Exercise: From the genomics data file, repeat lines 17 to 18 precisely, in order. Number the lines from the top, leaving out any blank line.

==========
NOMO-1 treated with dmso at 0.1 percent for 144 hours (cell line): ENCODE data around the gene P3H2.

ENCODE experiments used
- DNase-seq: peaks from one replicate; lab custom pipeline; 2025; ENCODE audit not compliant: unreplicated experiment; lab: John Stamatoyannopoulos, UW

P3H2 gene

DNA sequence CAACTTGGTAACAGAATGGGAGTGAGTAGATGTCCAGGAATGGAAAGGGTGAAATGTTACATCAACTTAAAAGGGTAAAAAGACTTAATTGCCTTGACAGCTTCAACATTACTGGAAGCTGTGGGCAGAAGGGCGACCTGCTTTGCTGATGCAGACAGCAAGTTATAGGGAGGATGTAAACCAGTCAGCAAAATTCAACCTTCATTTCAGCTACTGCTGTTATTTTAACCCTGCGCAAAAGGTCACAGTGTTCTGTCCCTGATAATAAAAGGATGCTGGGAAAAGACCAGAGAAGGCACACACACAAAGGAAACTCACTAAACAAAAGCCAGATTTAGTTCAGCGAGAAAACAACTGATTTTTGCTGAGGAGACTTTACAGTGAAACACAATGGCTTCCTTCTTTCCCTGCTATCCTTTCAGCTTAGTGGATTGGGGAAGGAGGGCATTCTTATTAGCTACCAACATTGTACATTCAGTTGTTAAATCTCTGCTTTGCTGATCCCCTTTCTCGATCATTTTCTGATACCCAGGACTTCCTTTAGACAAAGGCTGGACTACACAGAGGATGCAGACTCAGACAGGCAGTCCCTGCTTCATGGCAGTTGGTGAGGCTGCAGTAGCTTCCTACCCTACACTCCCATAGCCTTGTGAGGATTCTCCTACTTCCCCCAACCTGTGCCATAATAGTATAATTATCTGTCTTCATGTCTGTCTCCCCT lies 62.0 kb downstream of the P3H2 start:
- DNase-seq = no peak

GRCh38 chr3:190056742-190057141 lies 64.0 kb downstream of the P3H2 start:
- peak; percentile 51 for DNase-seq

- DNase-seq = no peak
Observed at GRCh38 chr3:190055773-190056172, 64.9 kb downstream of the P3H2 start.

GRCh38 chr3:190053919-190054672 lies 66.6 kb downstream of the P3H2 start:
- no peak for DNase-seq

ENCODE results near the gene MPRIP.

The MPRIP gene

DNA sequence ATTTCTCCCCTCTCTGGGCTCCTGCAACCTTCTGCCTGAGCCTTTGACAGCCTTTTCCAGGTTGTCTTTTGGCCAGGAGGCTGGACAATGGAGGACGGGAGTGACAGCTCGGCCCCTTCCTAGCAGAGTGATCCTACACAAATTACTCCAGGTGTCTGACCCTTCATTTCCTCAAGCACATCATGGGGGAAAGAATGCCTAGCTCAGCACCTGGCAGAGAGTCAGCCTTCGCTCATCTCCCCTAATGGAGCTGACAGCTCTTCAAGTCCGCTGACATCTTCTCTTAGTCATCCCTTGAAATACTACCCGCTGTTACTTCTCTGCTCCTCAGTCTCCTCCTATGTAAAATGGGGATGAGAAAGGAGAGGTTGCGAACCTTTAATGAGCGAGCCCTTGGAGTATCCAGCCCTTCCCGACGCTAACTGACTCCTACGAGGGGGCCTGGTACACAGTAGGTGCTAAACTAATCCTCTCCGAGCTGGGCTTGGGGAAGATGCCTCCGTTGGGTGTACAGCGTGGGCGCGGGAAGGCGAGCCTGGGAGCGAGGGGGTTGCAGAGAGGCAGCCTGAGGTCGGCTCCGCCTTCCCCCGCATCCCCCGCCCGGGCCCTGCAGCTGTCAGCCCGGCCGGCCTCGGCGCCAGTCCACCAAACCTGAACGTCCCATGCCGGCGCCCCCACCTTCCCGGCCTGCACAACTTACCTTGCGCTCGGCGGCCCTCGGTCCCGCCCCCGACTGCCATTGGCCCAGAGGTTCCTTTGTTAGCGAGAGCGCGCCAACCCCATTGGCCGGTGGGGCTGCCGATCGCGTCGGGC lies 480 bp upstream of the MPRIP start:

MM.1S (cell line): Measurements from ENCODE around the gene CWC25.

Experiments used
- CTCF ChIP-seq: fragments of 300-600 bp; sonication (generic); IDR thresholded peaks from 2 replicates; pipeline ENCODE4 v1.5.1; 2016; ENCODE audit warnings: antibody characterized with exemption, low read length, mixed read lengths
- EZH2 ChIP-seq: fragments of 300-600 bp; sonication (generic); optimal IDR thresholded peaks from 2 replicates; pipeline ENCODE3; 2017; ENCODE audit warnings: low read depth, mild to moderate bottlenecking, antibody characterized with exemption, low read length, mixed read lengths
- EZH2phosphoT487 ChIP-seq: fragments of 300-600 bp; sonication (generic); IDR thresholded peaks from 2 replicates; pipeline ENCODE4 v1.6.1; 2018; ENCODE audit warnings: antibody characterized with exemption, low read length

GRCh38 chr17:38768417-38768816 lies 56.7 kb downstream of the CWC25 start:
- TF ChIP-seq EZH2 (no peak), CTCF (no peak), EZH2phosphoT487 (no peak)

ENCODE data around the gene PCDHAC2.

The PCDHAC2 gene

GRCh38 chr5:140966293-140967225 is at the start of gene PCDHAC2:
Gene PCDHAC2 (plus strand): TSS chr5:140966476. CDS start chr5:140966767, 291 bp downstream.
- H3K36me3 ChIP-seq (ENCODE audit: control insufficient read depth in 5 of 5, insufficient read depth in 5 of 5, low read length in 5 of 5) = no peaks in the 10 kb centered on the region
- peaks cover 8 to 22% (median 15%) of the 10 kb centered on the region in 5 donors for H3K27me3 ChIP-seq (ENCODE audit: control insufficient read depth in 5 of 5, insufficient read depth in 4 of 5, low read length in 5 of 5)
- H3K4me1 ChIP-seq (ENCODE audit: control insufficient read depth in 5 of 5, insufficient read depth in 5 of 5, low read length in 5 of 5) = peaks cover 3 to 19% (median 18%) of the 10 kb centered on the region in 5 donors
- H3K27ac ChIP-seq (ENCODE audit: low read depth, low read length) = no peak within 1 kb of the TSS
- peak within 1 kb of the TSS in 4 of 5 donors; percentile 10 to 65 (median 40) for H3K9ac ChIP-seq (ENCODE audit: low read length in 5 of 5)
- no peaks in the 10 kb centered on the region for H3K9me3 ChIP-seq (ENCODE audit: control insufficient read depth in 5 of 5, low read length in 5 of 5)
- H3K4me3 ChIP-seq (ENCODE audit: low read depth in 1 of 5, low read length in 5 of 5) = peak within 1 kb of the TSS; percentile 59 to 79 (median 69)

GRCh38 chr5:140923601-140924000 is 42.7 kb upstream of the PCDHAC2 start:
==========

Experiments used
- CTCF ChIP-seq: fragments of 300-600 bp; sonication (generic); IDR thresholded peaks from 2 replicates; pipeline ENCODE4 v1.5.1; 2016; ENCODE audit warnings: antibody characterized with exemption, low read length, mixed read lengths